• Sorry for seeming belligerent in my response, but when you come from a historically oppressed group and someone (knowingly or not) propagates stereotypes that were used by your people's oppressors to justify their actions, you do get a little snippy. The red hair somehow leading to different (and more aggressive) temperament, was one of a number of stereotypes perpetuated by the English about the Irish to justify enslaving and subjugation them for centuries. I understand that you meant no offense, sorry for snapping.
So, I hope you see my point. Other than an off-hand mention, Mitra's sexuality does not come up in the book. It doesn't appear to flavor his actions or interactions at all, and we do not include things in articles based on the assumption that they may become significant in some future work. SpartHawg948 20:50, 24 August 2009 (UTC)

Now we are having an edit war on sexuality Edit

Geez people, why the big fuss over his sexuality? Teugene 02:44, March 19, 2010 (UTC)

So yeah, about that- here's the deal. There was a big 'ol debate over this way back when, which can be read above, and here's the details. 1) Relevance. There is none. 2) He's being singled out b/c of his sexuality when it isn't even known for sure one way or the other. It's based on gossip. And please don't state that "well, he's not being singled out over this any more than he is by having his mixed ethnicity stated" or "well it's no less relevant than his mixed ethnicity". That just doesn't hold water. While no other character (including the ones whose sexual orientation is known, not just gossiped about, such as David Anderson, Kahlee Sanders, Jiro Toshiwa, Jon Grissom, etc) have their sexual orientations mentioned, meaning Mitra would be singled out, there are at least two other major characters (Anderson and Sanders) whose ethnic backgrounds are examined in the books, meaning pointing out Mitra's ancestry has precedent and isn't "singling him out". So, do we really need something that isn't relevant, isn't even fact, but supposition, and that constitutes one hell of a double standard (the kind this enlightened society is supposed to be above, singling people out for sexual orientation) in the article? SpartHawg948 05:06, March 18, 2010 (UTC)
I want to see this end as much as anyone. I don't feel too strongly either way about it. Is it worth putting under trivia or something? :/ If, indeed the author put much time in hinting at his orientation isn't it worth mentioning. Then again, Spart is right by saying this page would be singled out. I dunno. Like I said, I care neither one way nor the other, I just think an editing war is ridiculous.--Effectofthemassvariety 18:14, March 18, 2010 (UTC)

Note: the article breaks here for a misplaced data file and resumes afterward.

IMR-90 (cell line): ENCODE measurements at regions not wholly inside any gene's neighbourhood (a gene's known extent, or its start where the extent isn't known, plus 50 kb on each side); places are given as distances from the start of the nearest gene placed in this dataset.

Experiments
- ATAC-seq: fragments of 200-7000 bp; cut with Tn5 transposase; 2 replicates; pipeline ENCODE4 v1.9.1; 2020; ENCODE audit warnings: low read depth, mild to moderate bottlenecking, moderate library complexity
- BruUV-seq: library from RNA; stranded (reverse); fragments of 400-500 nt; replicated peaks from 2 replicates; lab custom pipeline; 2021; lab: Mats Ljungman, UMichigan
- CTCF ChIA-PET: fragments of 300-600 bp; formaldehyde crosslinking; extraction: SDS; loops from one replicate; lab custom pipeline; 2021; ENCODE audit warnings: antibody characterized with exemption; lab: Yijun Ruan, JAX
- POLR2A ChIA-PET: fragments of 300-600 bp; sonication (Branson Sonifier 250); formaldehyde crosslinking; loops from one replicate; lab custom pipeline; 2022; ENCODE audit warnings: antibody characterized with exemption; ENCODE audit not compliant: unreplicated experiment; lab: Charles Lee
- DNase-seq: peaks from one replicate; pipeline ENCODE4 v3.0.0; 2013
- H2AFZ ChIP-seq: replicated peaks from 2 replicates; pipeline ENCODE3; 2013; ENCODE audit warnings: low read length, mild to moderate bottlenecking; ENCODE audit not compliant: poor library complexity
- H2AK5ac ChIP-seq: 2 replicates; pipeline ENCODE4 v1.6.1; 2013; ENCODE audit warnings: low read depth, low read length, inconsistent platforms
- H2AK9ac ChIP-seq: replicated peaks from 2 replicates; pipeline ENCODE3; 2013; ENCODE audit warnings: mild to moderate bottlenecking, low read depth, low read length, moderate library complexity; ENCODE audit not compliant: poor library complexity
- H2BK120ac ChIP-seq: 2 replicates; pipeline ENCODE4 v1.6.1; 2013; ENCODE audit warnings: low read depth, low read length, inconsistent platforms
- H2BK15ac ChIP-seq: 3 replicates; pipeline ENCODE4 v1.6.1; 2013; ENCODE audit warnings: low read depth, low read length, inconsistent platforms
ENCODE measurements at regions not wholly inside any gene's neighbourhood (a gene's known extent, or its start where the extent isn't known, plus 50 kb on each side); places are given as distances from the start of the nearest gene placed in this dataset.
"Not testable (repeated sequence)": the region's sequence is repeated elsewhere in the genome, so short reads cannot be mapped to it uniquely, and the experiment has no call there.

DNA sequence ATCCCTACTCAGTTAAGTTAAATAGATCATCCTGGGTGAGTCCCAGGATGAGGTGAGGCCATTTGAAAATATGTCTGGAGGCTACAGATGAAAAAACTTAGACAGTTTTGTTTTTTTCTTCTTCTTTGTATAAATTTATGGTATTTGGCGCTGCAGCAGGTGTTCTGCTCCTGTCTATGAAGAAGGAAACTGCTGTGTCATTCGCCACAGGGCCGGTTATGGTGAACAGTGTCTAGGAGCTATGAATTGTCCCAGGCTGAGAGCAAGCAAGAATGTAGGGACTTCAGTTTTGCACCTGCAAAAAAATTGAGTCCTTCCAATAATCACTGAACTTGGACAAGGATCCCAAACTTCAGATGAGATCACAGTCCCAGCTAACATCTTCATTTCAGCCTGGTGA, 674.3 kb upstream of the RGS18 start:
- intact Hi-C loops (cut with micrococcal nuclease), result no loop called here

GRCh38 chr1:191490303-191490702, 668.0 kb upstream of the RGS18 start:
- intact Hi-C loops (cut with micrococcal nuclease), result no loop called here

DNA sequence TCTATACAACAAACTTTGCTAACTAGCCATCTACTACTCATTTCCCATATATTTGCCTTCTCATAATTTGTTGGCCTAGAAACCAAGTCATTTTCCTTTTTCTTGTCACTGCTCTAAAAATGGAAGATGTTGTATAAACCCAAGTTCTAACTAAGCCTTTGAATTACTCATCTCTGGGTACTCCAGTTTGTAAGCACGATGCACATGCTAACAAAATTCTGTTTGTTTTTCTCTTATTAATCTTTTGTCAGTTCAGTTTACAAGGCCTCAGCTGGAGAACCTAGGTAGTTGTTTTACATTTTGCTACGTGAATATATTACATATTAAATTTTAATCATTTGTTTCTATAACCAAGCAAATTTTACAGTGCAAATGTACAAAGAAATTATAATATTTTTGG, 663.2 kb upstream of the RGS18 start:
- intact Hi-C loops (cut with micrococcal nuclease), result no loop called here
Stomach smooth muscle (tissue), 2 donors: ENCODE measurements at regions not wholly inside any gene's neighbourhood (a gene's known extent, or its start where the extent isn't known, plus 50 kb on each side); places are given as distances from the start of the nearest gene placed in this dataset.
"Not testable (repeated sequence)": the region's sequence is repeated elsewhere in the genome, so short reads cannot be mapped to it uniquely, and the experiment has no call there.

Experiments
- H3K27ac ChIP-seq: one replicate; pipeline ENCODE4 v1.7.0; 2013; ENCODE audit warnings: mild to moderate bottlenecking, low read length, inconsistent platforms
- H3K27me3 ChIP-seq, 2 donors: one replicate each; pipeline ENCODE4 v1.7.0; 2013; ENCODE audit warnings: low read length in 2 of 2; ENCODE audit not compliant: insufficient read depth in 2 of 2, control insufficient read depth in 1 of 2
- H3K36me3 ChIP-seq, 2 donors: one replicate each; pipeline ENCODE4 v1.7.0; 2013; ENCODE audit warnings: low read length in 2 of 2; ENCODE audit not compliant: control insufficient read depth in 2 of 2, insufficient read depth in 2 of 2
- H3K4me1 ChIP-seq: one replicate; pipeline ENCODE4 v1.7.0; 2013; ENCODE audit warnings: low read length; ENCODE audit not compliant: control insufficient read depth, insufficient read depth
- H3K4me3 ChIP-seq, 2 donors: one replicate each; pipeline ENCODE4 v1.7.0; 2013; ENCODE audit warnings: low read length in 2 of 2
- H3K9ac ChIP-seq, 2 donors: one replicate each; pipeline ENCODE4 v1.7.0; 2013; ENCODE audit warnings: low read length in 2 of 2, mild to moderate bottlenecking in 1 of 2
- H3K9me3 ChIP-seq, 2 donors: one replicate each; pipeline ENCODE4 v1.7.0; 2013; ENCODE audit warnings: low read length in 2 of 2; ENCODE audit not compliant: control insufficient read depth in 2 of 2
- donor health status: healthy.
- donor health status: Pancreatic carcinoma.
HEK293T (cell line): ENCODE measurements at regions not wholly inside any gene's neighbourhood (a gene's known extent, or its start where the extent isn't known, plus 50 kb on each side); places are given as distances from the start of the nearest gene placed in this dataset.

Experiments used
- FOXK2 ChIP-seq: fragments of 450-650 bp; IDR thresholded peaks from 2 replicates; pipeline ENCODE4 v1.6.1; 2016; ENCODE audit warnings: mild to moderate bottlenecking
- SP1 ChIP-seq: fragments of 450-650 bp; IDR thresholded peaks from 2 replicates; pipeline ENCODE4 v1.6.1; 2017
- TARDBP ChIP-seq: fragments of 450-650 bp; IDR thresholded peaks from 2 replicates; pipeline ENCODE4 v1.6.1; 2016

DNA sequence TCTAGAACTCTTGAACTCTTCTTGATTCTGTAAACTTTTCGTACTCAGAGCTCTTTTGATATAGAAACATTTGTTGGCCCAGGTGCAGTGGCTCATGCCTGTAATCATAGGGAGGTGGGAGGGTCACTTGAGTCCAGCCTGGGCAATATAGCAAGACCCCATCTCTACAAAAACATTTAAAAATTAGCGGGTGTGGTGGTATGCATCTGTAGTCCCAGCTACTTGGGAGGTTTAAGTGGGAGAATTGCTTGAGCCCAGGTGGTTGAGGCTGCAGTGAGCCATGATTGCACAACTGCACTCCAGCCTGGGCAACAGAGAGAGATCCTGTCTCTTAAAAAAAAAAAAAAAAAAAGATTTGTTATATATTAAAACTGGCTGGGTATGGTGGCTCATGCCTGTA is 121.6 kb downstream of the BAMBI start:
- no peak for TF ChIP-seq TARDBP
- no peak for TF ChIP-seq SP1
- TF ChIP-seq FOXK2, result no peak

This is going on not for too long and I do agree with SpartHawg948 and Effectofthemassvariety that this article would be singled out jsut because of that fact. Lancer1289 18:20, March 18, 2010 (UTC)

I hate to say it but it sounds like some peoples personal bias is getting in the way of this nformation on this page, on the other hand i dont actually think its relevent. It seems to be pretty obvious in the book, but why not save this information for the people who actually read the book to block preconceptions on hendel. In general i dont think to much personality info should be included in articles, characters are meant to be judged by the people reading the book or experiencing the video game, this is an encyclopedic reference for the mass effect universe, not a study of the characters within the universe. ralok 18:22, March 18, 2010 (UTC)

I agree, but I must ask, what do you mean personal bias?--Effectofthemassvariety 18:31, March 18, 2010 (UTC)
Nevermind, it doesn't matter. I do like the argument that the characters need to be interpreted by the individual readers. You have to ask yourself: does it really matter if he is or isn't? If we are truly as enlightened as we think we are, then it really doesn't.--Effectofthemassvariety 18:50, March 18, 2010 (UTC)

if you point out that he is gay, then you are spoiling a surprise, annd to often homosexuals are judged based solely on that single trait, some people dont understand that homosexuals act however they want to at, that they arent cofninedto usign handbags and acting feminine. It would be like pointing out anderson is black and then saying nothing else about who he is, it isnt a description. If you want to point out that he is gay, then go out of your way to completely dissect every aspect of the mans character aswell, otherwise you could just leave it as a surprise to the people who want to read ascension. ralok 18:58, March 18, 2010 (UTC)

Good point ralok. People today are often too quick to judge someone based on a rumor and if this information was added then people would see him in a different light. Lancer1289 19:00, March 18, 2010 (UTC)
Yes, I agree. People would come in with preconcieved notions about him. It would dictract from the story, and it could adversely effect a person's experience.--Effectofthemassvariety 19:15, March 18, 2010 (UTC)

Finally this is settled. The current revision is probably the best solution without this going into an edit war for the next who knows how many days, weeks, or even years. Hopefully this will end the debate that has been going on for two days now. Lancer1289 00:15, March 19, 2010 (UTC)

I believe the current solution seems workable for now! Teugene 02:44, March 19, 2010 (UTC)

Horay, i helped. Although i was kind of hoping it owuld go on for just a little bit longer, i was preparing a nice big speech that i think would have convinced just about anybod :( ralok 02:54, March 19, 2010 (UTC)

Sorry, but I wanted to ask, where does it say he is homosexual in Acension? I never got that impression. I just got the impression that maybe he only liked aliens. Considering the list of errors in the Deception novel, there is no proof (to me at least) thta he is attracted to men. It's never necessary for the plot, but it's never been defined. I think people are reading too much into it. (Lone Hunter 20:32, February 24, 2012 (UTC))